I dunno. There are plenty of places whose food I like well enough that I can tell you the number of times I visited the is exactly equal to the number of half off/free meal coupons I’ve received. I received good service, good food… they’re just not places I’m willing to pay full price for.

          • humphrmi says:

            Heh heh, now you’re talking about something completely different. Yeah, we worked hard to make every customer a return customer. But we also couponed relentlessly. The reason? Our competitors. We always had to offer a better deal than them. So that resulted in an endless wave of coupons as each competitor one-upped each other in their offers. Sound familiar? Mind you, this was back in 1982.

            Now, that activity can be seen as “chasing new customers”, yeah. But it wasn’t done at the expense of keeping existing ones. And there were a *few* customers who only bought from us when they had coupons (e.g. if they were hungry and didn’t have a coupon for us, they bought from someone else.) But the competition pretty much ensured that they always had a coupon from us in their hand. And, funny thing, those customers would order more regularly than our customers who didn’t always have coupons.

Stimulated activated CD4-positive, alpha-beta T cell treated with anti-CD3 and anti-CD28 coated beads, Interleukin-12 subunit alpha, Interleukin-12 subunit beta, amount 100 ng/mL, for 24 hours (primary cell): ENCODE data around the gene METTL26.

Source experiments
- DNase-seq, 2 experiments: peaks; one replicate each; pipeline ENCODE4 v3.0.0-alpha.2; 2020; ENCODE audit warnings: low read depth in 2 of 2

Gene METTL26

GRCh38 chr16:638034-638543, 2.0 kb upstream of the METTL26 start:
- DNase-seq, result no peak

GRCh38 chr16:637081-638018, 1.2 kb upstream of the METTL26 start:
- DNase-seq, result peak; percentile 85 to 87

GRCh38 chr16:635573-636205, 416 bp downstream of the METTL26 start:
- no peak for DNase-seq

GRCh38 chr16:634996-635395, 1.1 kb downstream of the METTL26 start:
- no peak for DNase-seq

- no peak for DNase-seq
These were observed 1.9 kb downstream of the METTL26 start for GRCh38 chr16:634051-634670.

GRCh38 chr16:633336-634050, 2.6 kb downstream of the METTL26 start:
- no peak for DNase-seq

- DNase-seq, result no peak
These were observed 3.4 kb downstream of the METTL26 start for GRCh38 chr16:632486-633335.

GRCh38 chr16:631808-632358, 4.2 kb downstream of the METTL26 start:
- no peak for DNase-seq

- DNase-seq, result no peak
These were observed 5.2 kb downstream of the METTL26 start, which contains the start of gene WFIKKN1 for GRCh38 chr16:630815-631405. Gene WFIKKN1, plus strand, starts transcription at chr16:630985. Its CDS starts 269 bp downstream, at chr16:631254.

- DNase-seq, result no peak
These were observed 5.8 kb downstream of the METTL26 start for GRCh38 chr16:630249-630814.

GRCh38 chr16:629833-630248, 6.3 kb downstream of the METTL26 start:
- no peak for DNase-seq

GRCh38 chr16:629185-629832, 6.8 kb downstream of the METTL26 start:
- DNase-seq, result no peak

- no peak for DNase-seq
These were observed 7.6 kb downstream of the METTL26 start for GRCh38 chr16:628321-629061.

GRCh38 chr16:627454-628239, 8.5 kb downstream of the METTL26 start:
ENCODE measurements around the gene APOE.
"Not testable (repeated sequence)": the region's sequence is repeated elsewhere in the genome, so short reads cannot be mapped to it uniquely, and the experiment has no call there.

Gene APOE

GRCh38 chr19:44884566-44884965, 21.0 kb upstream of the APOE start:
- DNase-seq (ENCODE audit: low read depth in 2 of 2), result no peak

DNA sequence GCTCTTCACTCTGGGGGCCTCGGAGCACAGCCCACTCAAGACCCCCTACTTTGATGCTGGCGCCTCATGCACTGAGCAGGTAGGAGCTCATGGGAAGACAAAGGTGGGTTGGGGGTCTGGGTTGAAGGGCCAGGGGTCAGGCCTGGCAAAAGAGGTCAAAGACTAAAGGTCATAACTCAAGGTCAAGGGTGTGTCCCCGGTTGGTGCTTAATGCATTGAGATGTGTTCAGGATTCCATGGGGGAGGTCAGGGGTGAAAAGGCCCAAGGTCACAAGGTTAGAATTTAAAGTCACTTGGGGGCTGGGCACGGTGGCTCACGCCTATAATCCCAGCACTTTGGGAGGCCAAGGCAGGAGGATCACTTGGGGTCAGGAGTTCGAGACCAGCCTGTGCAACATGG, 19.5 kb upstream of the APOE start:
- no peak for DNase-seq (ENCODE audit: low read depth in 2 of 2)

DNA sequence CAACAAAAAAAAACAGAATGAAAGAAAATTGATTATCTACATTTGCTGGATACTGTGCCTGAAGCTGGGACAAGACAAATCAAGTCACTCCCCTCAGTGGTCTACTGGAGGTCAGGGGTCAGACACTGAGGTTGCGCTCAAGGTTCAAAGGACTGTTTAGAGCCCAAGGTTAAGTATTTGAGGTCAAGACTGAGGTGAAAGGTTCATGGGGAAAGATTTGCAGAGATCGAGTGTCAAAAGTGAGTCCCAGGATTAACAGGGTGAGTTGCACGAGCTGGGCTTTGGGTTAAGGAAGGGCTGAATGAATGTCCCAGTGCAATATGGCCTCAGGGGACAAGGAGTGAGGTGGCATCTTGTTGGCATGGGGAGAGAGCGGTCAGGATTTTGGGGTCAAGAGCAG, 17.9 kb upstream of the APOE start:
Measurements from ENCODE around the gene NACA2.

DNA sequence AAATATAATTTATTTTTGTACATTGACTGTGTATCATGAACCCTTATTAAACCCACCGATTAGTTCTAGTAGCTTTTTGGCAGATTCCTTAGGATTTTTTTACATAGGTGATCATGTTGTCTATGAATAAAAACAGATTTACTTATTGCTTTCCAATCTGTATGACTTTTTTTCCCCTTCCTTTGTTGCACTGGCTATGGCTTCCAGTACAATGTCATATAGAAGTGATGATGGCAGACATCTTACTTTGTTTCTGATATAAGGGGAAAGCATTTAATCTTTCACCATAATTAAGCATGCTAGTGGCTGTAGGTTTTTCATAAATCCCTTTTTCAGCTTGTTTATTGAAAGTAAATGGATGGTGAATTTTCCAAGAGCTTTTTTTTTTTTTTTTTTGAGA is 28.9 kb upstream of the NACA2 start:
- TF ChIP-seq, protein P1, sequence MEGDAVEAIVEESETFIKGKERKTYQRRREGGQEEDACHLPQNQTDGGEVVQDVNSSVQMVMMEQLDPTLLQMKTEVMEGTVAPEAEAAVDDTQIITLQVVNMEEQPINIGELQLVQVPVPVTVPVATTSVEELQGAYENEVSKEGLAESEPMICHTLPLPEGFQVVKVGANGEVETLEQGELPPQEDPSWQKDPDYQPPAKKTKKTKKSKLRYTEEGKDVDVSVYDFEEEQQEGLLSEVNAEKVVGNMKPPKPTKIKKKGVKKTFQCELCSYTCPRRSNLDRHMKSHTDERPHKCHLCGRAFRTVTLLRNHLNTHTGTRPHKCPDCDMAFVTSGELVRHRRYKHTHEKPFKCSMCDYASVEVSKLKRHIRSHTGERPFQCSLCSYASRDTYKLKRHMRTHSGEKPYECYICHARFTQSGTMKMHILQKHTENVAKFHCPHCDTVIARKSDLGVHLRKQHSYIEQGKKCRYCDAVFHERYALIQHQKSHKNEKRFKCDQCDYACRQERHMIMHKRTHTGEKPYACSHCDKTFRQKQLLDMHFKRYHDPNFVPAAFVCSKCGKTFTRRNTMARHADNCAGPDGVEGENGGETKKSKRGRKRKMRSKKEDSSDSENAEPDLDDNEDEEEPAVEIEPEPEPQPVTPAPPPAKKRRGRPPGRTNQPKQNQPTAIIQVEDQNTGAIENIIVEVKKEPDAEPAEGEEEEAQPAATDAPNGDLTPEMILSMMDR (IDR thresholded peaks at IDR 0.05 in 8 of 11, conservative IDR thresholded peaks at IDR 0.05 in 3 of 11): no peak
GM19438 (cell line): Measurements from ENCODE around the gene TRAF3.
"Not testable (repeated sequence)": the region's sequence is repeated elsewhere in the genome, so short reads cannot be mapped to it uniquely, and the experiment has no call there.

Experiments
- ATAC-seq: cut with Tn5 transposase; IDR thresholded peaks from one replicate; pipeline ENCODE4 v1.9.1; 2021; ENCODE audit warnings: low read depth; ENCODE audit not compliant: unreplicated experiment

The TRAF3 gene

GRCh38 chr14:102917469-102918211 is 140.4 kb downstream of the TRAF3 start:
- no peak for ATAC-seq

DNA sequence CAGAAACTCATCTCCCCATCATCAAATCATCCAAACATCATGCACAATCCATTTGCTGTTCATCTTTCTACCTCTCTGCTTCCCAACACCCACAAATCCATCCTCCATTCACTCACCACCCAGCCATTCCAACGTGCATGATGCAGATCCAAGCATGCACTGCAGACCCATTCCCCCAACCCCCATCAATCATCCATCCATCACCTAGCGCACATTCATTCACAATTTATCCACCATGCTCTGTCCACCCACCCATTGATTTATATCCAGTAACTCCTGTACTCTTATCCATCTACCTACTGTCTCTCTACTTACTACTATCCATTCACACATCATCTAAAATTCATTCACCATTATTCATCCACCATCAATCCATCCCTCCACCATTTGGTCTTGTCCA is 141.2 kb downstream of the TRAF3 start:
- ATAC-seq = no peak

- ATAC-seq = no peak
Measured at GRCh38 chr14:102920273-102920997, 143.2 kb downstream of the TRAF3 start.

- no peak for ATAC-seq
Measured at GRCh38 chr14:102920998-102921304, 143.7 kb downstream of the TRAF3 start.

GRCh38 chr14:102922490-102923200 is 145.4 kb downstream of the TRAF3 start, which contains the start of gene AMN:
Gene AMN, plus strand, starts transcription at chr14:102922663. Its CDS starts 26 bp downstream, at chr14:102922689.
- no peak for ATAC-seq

I’ll admit that it’s pretty hard to compare the situation here, because Groupons are ostensibly one time coupons, i.e. they don’t get redistributed every week in the newspaper like ours did. But the point was, here he has customers who won’t even bother trying his service again at a discount, because of the bad service they received. Once again, put top customer service first and you’ll have return customers, regardless of coupon status.

        • kosmo @ The Soap Boxers says:

          I can think of a handful of local restaurants that seem to use FYF. After a few times of getting strangely combative responses to tame requests, I generally just think “FY” and spend my money at a place that’s not owned by a crazy person.

          I’m glad the industry recognizes that such a tactic exists. For the uninformed consumer, it’s very strange to encounter.